The perpetuation of the term “noisy” needs to cease. Off-road vehicles manufactured and sold in today’s marketplace for general off-road use meet all federal noise regulations and are not “noisy.” Are there a few bad apples that don’t follow the rules? Yes, on both sides. Anti-access groups and individuals who burn up SUVs on dealers’ lots and homes in wooded areas to make their point and off-road users who stray off existing routes and forge their own routes.

Steve Christian

Spokane Valley

Public employees underappreciated

On Dec. 6 I read in the paper what Mr. Scott Spray had to say about government employees (“Public employees overpaid”). I do make a livable wage after having worked for the federal government for over 30 years. Most people would not think I am overpaid; I have more work to do than I can get done so sometimes I work and am paid with a thank you only. I am proud to serve our veterans. I wish my pay kept up with the inflation of fuel prices, taxes, insurance and the city utility bill. It does not. I can afford few extras. I live in a 100-year-old house in a neighborhood called “felony flats” and drive a 20-year-old automobile. I have no cell phone, RV or any other toys. I do have basic cable.

My sister-in-law has taught grade school for over 25 years. It is a lot harder to teach now than when I was a kid. There weren’t the fetal alcohol kids, the crack babies, the kids with ADHD all mainstreamed into regular school. One child can disrupt the whole class. Mr. Spray should look before he leaps. Maybe he is overpaid.

Michael R. Etten


Enough with the WASL

Local school districts blame the state. The state blames the feds (No Child Left Behind). The feds blame local districts because kids graduate with low skills.

So we spend millions, and countless hours, to administer the WASL. We fine-tune instruction and are now considering additional state dollars specifically to help remediate those not passing the first time. Will we offer a special summer WASL camp? Will they give up electives like drama, photography and such for special WASL remediation classes?

Several years back District 81 announced the lofty goal of 100 percent passing the WASL by 2013. Recently, OSPI announced guidelines which districts will spend additional resources trying to figure out how special education students (14 percent) will be assessed. Interesting link: aspx. Click “Guidelines …”. What Developmentally Appropriate WASL will earn them their diploma? Will 10th graders take the seventh grade WASL and get a “Certificate of Individual Achievement”? Or be held to a different standard on the regular WASL?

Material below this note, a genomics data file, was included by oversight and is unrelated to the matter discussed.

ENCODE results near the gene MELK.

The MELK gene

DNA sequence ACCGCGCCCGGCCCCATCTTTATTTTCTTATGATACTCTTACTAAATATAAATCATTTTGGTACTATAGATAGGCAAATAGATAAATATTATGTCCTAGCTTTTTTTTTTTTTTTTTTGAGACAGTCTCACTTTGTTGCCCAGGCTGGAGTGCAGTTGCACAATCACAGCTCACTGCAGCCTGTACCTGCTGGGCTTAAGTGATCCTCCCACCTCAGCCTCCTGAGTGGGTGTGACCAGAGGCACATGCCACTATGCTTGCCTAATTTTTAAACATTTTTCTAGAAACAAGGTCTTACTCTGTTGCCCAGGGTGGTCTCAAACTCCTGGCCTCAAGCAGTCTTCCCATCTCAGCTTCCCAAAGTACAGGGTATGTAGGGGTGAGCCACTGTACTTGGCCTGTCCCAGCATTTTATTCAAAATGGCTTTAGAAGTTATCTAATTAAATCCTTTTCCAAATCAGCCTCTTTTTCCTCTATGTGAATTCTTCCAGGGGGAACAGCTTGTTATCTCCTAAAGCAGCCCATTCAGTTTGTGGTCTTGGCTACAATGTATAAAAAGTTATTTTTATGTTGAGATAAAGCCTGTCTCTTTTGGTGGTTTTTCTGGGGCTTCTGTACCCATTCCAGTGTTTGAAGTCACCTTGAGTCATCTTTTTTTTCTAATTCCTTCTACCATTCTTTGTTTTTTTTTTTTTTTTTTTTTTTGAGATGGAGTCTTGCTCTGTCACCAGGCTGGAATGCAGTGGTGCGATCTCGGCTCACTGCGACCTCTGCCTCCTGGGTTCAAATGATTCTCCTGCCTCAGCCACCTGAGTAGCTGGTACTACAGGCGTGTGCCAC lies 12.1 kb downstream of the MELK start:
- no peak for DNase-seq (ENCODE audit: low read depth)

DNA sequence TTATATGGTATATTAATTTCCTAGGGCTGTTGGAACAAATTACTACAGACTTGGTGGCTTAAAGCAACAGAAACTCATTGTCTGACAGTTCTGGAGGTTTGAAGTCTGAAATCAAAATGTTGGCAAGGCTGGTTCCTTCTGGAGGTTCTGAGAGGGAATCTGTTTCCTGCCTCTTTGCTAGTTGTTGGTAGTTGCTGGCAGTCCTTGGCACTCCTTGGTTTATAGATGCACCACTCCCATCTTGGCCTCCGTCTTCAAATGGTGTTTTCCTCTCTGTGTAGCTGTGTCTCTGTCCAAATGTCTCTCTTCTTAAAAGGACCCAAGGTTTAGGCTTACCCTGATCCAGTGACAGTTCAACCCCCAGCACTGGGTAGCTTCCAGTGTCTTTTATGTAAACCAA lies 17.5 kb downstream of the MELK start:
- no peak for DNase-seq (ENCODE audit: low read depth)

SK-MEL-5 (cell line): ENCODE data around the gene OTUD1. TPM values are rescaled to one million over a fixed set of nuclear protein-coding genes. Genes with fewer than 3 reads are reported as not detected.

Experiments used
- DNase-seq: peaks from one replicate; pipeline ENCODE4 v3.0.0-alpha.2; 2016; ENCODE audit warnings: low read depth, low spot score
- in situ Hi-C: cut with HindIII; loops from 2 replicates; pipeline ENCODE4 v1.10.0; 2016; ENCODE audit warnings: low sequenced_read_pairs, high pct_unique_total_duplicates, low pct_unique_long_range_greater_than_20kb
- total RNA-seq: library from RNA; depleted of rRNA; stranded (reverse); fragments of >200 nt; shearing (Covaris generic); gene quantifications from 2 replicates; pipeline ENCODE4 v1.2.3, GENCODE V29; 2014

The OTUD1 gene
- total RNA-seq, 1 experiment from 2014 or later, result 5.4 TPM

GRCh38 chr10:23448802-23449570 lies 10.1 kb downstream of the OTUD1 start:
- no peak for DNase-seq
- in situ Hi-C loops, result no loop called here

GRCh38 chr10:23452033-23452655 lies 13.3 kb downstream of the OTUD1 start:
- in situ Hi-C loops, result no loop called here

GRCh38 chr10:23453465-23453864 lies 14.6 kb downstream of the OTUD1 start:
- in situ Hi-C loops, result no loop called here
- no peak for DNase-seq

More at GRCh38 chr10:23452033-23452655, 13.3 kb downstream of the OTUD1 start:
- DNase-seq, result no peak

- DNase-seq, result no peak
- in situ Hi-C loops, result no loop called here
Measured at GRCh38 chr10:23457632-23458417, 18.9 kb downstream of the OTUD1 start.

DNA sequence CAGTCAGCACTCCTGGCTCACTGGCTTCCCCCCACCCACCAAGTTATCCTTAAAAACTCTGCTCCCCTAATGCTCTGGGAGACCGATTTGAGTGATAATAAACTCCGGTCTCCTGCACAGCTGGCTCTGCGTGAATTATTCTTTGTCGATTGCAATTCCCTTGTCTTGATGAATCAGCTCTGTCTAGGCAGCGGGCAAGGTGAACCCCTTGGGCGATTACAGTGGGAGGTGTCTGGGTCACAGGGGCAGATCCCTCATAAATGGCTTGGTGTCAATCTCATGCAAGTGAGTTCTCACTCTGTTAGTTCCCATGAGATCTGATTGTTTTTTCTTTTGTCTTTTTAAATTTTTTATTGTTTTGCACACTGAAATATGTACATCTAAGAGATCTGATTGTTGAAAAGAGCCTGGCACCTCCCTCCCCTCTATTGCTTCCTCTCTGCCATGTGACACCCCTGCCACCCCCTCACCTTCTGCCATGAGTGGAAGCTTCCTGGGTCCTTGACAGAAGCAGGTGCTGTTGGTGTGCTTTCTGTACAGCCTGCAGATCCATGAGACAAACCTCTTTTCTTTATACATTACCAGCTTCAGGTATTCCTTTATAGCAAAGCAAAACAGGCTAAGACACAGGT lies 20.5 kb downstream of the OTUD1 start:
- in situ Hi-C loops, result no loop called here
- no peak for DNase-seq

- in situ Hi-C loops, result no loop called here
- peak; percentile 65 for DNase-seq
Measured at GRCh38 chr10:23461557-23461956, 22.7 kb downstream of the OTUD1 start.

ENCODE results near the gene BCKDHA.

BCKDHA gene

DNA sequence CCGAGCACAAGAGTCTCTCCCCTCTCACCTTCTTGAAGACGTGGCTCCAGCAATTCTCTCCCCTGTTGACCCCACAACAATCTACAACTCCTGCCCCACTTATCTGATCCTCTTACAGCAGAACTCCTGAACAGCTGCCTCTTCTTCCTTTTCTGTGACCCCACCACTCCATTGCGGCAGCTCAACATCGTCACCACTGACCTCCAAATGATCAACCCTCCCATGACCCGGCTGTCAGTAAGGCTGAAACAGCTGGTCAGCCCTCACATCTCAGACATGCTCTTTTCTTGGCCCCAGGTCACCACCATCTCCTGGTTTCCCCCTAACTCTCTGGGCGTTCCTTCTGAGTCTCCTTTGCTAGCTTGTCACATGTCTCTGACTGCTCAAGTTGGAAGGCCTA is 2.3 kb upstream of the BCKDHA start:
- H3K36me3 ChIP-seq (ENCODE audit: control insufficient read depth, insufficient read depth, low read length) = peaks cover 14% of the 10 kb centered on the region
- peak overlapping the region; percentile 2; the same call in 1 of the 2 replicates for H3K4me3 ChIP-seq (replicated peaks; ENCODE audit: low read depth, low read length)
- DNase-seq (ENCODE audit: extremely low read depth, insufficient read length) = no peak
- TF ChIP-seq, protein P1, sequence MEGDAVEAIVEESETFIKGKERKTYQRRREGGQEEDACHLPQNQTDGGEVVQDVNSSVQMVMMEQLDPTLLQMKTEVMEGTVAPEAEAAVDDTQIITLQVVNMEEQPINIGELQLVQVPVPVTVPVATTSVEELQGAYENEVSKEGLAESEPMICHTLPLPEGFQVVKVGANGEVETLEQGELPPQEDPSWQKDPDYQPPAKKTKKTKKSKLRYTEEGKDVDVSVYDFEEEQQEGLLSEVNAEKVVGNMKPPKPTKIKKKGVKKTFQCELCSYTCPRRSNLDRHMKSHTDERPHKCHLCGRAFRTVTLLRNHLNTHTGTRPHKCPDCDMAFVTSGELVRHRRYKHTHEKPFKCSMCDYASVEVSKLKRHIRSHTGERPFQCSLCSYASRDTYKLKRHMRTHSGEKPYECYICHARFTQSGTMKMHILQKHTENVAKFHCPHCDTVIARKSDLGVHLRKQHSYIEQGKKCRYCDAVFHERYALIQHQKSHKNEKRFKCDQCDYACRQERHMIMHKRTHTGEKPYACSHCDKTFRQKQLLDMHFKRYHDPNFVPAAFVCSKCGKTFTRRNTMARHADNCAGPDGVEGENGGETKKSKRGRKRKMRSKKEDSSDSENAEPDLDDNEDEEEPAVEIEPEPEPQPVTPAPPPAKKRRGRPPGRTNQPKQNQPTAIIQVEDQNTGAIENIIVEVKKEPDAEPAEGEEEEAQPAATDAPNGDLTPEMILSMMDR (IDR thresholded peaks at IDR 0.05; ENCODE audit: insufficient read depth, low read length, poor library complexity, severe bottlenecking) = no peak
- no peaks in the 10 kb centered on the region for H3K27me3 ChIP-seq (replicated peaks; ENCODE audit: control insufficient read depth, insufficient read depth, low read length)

It seems the WASL tail is wagging the educational dog. I’m left wondering when we will get to the point where enough is enough. I encourage you to write your legislator. Let them know what you think. Woof, woof! Wag, wag!

Randy D. Thies


‘Merry Christmas’ not offensive

I am a longtime Spokane resident and feel rightfully so that this is one of the friendliest cities there is. This time of year seems to get me in a much more “Hi, how are you?” mood than normal and I find myself wishing everyone a “Merry Christmas.” It is hard for me to remember in the middle of my seasonal delirium that this is the PC generation and that I should be saying “Happy Holidays” so as not to offend anyone not of my beliefs.

So here I sit, asking for tolerance for my beliefs. I really mean no harm when I wish anyone a “Merry Christmas,” I just want to share my joy of the season with you. I also would like you to know that if you wish me a “Happy Hanukkah” or a “Joyful Kwanzaa” that I won’t take offense at that. Just do me this little favor. When you hear me offering my little bit of cheer to you please remember I am not offering you a slap in the face, it is actually a pat on the back.

Kenneth S. Lawson


BBB a valuable resource

I want to add another point of contact to check out contributions. The Better Business Bureau has an extensive list of information on solicitors. This list may be more comprehensive than the four sources listed in the Dec. 5 paper (“Protect yourself at donation time”), especially at the local level. The bureau system has some very stringent requirements, conditions and rules that are used to determine if the solicitation meets bureau standards. Again, these are on a local level as well as a national level.

The BBB office in Spokane covers all of eastern Washington, the Idaho panhandle and Montana. The local telephone number is 455-4200. Outside the local calling area call (800) 248-2356. You can also e-mail the bureau at

William J. Hiatt

Emeritus, BBB board of directors, Spokane